Between 29 and 30 January 2022, a strong low-pressure centre called Storm Valtteri travelled over southern Finland, bringing heavy snowfall and strong winds.
26 January 2023
26 January 2023
By Petteri Pyykkö, Robert Mäkitie, Kaisa Solin
Approximately 20-30cm of snow accumulated over southern Finland and winds speeds over 96 km/h were recorded during the storm. The strongest wind speed occurred after the low pressure centre passed over the sea south of the Åland Islands. In Finland, the storm cut the power for up to 30,000 households, and several traffic accidents took place due to visibility and slippery roads.
The storm itself isn’t that interesting over Finland from a satellite point of view, because a lot of thick high clouds occurred with the low-pressure centre, blocking the view. The aim of this case study is to look at the development of the storm Valtteri (also known as Malik) by using the next generation RGB satellite products to come from the Meteosat Third Generation Flexible Combined Imager (FCI) and Metop-SG METimage instruments.
Development of the storm
On the evening of 28 January, two shortwaved troughs occurred over the northern Atlantic, one over Iceland and the other southwest of Iceland (Figure 2). The trough over Iceland occurred in the exit region of a 75kt jet flow, which had already stated to strengthen the trough. The trough southwest of Iceland moved much faster towards the east than the one ahead of it. On 29 January, the faster moving trough eventually caught up with the trough located over Iceland. The two troughs merged, creating an upper low over the Norwegian Sea (Figure 3). The upper low was located behind a surface low pressure centre, which started to strengthen rapidly while moving over Scandinavia. The upper low was vertically aligned with the surface low on 30 January, when the surface low had reached southwestern Finland, and the storm started to weaken. The maximum surface pressure drop of the storm was approximately 15hPa in 24 hours.
The new generation of satellite images
In Figure 3 the vortex east of Iceland doesn't suffer from the limb-cooling effect as in Figure 2b where the vortex appears a bit darker/purple. Here MODIS Airmass RGB imagery is a good proxy of what we can except from future METimage imagery. This kind of higher resolution Airmass RGB imagery (Figure 2) in comparison to imagery from SEVIRI (Figure 3) might facilitate improvements in the timeliness of spotting PV-anomalies and to better observe their strengthening in high latitudes.
Figures 4 and 5 show the development at a later stage when the disturbances had reached the same longitude. On both MODIS images the lower cloudiness is more visible. Looking closely some smaller-scale vortices near the center of the low pressure in Figure 4 can be seen, whereas the resolution of SEVIRI imagery is not sufficient for making such observations.
On Figure 4 the southern edge of the most intense red colouration matches quite nicely the location of the PV anomaly region from the ECMWF model, where it starts increasing northwards towards the centre of the upper level circulation.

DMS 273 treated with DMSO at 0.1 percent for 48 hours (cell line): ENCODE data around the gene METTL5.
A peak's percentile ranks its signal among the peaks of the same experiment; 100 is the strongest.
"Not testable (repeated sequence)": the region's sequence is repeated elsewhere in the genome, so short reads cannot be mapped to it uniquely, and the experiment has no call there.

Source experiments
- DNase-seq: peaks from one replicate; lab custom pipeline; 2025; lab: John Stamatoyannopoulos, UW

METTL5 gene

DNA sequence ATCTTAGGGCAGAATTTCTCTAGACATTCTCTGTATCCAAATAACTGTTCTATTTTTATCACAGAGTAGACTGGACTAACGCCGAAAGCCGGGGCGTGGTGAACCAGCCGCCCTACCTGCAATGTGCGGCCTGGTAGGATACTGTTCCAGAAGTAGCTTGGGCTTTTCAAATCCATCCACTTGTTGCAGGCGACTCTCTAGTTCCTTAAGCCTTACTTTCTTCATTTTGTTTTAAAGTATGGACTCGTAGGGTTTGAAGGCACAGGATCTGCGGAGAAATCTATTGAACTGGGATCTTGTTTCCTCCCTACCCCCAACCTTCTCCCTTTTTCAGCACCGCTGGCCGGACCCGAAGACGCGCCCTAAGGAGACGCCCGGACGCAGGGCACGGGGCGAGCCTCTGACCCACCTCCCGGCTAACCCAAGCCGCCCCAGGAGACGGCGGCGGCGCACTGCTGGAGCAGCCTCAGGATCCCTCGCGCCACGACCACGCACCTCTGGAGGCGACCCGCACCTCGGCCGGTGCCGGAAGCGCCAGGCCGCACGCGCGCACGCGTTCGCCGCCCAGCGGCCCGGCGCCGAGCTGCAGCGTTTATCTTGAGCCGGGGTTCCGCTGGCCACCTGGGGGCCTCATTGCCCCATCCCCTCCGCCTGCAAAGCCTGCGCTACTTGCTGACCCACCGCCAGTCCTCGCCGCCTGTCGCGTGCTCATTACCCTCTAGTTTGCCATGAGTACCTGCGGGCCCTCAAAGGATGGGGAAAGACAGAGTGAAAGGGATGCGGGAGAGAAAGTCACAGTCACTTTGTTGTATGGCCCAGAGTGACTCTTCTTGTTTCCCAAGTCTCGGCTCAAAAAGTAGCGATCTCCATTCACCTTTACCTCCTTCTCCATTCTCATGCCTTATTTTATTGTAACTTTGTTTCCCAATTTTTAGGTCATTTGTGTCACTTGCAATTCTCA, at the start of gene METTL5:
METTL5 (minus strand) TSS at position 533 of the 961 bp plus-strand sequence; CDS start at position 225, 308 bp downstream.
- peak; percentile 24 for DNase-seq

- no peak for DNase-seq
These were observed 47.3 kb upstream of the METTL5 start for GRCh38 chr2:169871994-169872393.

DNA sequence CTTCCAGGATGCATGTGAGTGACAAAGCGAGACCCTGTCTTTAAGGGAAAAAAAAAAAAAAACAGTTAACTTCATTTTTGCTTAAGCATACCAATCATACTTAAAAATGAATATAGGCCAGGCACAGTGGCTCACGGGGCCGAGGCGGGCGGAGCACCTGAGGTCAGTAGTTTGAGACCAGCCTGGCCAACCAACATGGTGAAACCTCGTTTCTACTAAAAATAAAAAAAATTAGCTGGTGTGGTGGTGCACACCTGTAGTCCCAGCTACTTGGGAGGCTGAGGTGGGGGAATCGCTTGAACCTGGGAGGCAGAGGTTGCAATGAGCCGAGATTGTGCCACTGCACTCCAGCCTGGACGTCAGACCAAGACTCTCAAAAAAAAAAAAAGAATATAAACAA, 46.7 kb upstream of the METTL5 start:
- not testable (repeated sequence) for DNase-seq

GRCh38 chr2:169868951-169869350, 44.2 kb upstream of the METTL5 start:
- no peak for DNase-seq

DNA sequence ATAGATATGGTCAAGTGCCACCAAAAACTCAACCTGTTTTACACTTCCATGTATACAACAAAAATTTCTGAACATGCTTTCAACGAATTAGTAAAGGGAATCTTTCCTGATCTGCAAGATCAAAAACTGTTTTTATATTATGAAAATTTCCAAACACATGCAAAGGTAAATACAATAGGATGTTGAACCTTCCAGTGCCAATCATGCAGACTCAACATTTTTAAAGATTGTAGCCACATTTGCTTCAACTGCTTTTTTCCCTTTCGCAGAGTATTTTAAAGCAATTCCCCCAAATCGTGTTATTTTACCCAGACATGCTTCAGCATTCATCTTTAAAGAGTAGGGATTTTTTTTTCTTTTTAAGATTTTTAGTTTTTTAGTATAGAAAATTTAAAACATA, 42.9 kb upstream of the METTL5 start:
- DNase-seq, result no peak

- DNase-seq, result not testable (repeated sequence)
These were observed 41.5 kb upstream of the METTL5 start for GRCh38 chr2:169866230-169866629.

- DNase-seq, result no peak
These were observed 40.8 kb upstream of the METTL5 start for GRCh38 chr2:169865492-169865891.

As low pressure systems usually evolve and propagate quite quickly, high temporal resolution plays an important role in a forecaster's capability to detect whether the model has a good understanding of the situation i.e. whether the satellite observations match the development in a weather model. By comparing Figures 8 and 9, it shows that the ECMWF model forecast had a very good idea of the storm development with a 12 hour lead time; the dry (dark) and bright (moist) regions in both images match well. Also the dry region matches well with where the PV anomaly region from the ECMWF model starts increasing northwards towards the centre of upper level circulation.
In this case simulated imagery (Figure 9) gives an unrealistic expectation of future FCI water images because of the limb-cooling that is not taken account in simulation (see High-latitude simulator for MTG/FCI instrument, in the sections Limitations of the method and Limb cooling ). However, from Figure 9 it can be noted that imagery that we can expect from FCI in the future will be more detailed than the imagery currently available from Meteosat-11. At high latitudes new generation polar satellites will give more a detailed perspective of water vapour structures e.g. moisture gradients are more pronounced and smaller scale vortices near the centre of circulation are also possible to observe here.
Typically in-situ ground observation are located near the coastline or on the continent, and observations over sea area are seldom available, if at all. With scatterometer wind measurements (Figure 10) it is possible to get valuable (almost) real time information from the coastal area in nowcasting. The wind field (Figure 10) is measured in approximate 2.5 minutes (satellite flight velocity ~7.43km/s). In the case of polar low development, with ASCAT wind measurement it is easy to see the location of the strongest winds and, also, the scale of the strongest winds. While comparing these measurements with model output on wind and sea surface forecasts, it is possible to analyse the reliability of numerical prediction. The upcoming Metop-SG has the Scatterometer (SCA) instrument onboard, which supports measurements at higher wind speeds than the current ASCAT, for the benefit of observing extra-tropical storms.